12 Months Later . . .
Analie, grazed and burnt from the Bluetooth grenade explosion, and Clingdog, one glove too many, scooched behind a dumpster down a garbage-strewn alley with a nearby cat mewling.
Everyone else in the team was dead. KarmaWhore2.0, KarmaWhore3.1, GrokTurd... and perhaps Rez... for some reason they automatically assumed that their physical transportationist had also bought it at some random point. That Analie and Clingdog had survived was something of a miracle.
Hardly breathing (save for Clingdog’s deep-chested gasps for air, and Analie’s out-of-breath wheezes), they listened for signs of pursuit. When the grenade exploded, it had taken his right hand clean off, vaporised it and badly singed his eyebrows, but apart from that and a few minor cuts and scrapes, he was okay. The wound already neatly pre-cauterized, he had suffered little blood-loss. Analie had found a clean bandage in her rucksack and wrapped it around the stump. Even though he’d taken the brunt of the explosion and basically shielded Analie from the blast, aside from the occasional dizzy spell he appeared to be surviving.
A bright purple PimpMobile rolled past, bouncing on its suspension like a fifty-year-old bed whose springs are on the verge of collapsing through nightly rampant overuse. Faint remnants of Fiddy Cent filled the gap left by the purple dream machine, and then it was gone, leaving behind a faint aura of stale jism. A distant tin can rolled off the sidewalk, echoing through the otherwise empty streets.
“There was a motel a couple blocks back,” whispered Analie, her hair singed and blackened. Despite her profoundly geeky nature, right now she really wanted to sink into a warm bubble-bath and soak her hair in the softest, most forgiving natural gunk products that the local pharmacy could offer.
Her fellow survivor stared wide-eyed back at her, still not quite able to comprehend his surroundings; still stunned by the sudden violent deaths of his colleagues.
“We need to regroup,” she added, “take stock. Rest. We’re on the other side of town now, pretty much. I doubt they’ll catch up with us here. We just gotta go low-tech for a while. Don’t give Chester any kind of signal he can latch onto.” Clingdog could only think, over and over: How can we regroup when there’s only two of us?
They dragged their sorry arses out from behind the dumpster and limped pitifully to the edge of the alleyway, checked the street for signs of life of a higher order than the rats that scurried behind them to reclaim the alleyway, then hobbled pathetically towards the motel.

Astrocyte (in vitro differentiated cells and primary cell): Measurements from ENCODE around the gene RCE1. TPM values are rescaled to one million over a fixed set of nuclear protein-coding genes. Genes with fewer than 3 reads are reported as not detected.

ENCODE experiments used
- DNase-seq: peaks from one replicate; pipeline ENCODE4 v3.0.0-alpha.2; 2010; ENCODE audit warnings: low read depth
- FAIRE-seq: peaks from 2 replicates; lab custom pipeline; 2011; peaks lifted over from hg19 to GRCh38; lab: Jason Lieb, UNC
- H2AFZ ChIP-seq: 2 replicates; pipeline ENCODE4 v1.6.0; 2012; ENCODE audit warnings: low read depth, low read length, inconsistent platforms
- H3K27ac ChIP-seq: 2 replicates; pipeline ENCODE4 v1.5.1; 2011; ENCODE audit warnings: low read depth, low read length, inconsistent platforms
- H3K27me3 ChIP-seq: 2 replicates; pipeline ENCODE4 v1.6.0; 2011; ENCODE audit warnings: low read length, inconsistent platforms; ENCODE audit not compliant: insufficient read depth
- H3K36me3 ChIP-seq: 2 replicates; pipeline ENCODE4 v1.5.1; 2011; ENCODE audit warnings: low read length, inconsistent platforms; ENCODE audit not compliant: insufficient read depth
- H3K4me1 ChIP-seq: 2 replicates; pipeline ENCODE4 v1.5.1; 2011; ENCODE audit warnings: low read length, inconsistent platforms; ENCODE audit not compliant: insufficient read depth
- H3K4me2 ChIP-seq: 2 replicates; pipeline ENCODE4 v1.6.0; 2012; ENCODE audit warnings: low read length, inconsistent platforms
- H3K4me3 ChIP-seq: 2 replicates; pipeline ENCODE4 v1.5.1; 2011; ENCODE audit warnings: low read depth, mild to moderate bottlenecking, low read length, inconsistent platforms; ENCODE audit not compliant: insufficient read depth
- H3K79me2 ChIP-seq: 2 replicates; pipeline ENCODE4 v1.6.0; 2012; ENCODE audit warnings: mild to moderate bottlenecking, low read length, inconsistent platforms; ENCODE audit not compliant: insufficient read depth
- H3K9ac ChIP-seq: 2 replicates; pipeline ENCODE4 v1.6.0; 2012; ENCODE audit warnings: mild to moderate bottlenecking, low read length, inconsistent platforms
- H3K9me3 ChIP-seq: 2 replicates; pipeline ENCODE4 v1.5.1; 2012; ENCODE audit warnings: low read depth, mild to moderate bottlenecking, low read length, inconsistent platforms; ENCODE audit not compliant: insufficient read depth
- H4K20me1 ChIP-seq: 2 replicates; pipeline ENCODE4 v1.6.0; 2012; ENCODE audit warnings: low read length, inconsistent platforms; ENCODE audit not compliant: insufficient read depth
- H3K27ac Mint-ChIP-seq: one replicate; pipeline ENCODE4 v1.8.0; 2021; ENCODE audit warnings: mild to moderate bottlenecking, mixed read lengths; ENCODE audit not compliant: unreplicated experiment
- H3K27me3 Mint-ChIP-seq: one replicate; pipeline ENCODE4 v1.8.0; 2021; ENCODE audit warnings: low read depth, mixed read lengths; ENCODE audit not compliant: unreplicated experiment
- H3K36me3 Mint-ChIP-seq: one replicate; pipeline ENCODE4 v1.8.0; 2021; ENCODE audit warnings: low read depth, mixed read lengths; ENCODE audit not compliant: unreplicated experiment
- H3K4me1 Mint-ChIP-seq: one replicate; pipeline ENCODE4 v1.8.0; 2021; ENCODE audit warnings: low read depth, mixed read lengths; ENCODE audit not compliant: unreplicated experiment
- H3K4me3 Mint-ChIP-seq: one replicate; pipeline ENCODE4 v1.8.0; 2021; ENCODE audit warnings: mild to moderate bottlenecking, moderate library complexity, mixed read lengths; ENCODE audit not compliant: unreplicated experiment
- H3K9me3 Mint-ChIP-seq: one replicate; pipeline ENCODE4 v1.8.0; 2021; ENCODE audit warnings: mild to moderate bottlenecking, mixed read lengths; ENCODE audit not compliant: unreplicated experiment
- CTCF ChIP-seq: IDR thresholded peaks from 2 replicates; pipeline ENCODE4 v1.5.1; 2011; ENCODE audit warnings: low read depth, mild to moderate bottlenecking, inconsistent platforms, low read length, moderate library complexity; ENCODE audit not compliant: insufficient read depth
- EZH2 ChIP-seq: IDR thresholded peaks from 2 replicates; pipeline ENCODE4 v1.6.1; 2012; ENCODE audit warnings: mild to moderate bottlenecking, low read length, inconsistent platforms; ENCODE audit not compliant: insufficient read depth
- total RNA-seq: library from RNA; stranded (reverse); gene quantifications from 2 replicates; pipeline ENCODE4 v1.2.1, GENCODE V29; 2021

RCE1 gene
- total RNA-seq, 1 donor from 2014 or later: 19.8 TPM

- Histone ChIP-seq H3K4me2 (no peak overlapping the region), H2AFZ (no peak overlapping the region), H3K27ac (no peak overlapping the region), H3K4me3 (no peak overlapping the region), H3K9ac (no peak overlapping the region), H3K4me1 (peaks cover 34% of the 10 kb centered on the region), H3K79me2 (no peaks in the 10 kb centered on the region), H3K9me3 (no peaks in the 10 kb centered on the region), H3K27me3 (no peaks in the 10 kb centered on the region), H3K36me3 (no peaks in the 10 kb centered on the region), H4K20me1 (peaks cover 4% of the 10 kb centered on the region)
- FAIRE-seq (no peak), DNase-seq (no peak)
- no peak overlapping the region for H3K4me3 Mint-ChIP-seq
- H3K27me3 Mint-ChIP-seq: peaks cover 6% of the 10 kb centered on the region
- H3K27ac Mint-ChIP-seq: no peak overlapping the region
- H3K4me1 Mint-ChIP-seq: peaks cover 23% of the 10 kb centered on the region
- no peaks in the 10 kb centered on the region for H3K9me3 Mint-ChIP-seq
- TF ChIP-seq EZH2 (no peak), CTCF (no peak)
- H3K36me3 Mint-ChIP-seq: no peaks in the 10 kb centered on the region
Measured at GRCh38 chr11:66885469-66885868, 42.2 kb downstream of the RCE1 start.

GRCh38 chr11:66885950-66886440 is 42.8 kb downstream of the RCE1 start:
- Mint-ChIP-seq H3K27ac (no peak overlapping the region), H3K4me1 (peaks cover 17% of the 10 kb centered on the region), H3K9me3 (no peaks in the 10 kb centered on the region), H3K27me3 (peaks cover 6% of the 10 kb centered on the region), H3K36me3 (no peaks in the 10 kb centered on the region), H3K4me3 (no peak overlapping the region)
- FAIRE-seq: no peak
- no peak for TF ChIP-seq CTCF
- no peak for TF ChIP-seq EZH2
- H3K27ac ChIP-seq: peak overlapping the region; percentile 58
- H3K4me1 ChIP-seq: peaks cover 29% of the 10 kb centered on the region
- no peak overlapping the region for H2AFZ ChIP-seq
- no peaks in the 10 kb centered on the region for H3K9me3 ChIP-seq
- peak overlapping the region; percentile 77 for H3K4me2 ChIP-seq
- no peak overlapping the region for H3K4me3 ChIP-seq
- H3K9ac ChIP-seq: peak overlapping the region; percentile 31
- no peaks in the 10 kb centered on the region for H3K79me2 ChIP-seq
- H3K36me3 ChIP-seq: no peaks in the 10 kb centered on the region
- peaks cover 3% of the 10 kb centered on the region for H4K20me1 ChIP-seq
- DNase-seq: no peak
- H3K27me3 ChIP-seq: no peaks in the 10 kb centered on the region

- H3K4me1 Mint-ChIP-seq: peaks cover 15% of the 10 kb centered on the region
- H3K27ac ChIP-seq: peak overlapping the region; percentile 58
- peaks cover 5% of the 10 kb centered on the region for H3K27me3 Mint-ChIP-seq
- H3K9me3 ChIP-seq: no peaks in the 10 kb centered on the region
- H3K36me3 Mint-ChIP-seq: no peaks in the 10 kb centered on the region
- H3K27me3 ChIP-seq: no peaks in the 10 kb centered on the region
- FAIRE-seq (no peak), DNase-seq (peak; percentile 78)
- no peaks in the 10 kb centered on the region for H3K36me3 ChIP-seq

Across from the decrepit building, Analie saw – to her intense joy – the bright lights of a 24-hour pharmacy. “Look!” she grinned, pointing, giving her semi-conscious charge a playful nudge. Clingdog, mind swimming through alternating seas of pain and nausea, nodded with his eyelids to indicate comprehension.
They shuffled across the deserted street, Clingdog clinging to Analie’s shoulder for support, then pushed open the part of the all-glass frontage that most resembled a door. Inside, blinking against the brighter-than-the-sun striplights, Clingdog’s feet almost left the lino floor as Analie made a lunge for the baths and toiletries section.
“You wanted bath salts?” he asked in disgust, as she peered over the selection of foam baths and oils, humming along contentedly to the gentle muzak.
“Hmm?” she said absently. “Well, yeah, I guess we’ll need a replacement bandage too, right?”
He shook his head with dismay, left the support of her narrow shoulder, and lurched precariously to the counter near the back of the store, where a pretty young girl in a starched white uniform and thick Goth makeup stood staring aimlessly into space.
Clingdog assumed, for no apparent reason, that her name was Amy.
“Amy,” he gasped, “need bandages. Painkillers... blood transfusion. Got those things?”
“Hey!” she replied, sounding hurt. “My name ain’t Aimeee! And we ain’t got none of them things, ‘sept for bandages and painkillers. Sounds like what you need is a hospital.”
“No hospitals!” Clingdog barked, making not-Amy stand to attention. “No doctors, no hospitals.”
“Why?” not-Amy asked, peering at the burnt customer suspiciously. “You two bin up to no good or sumfink?”
“She’s got a point,” said Analie, walking up behind him. She placed a large jar of Bath Gloop and two bottles of Hair Gunk onto the glass countertop. “We’re not criminals, Clingdog. We should get you to a hospital – get your arm seen to by a proper doctor. There’s no reason why not!”
“No doctors,” he insisted, staring sullenly back and forth between the two girls.
“Suit yourself,” not-Amy said sulkily, reaching to various conveniently placed shelves, and slapping the countertop with a box of headache tablets and a pack of three supporting bandages for sprained wrists. “That’s eighteen dollars twenty, and if you really need a blood transfusion so bad, my uncle Denny operates a clinic for hobos like y'all. Three doors down from here, head round the back through the dark passageway, and you’ll find a door with peeling black paint on it. Knock seventeen times; one long knock, then sixteen quick raps. If there’s no reply, he’s probably asleep, so just use a dustbin lid or sumfink against the bars on the window.”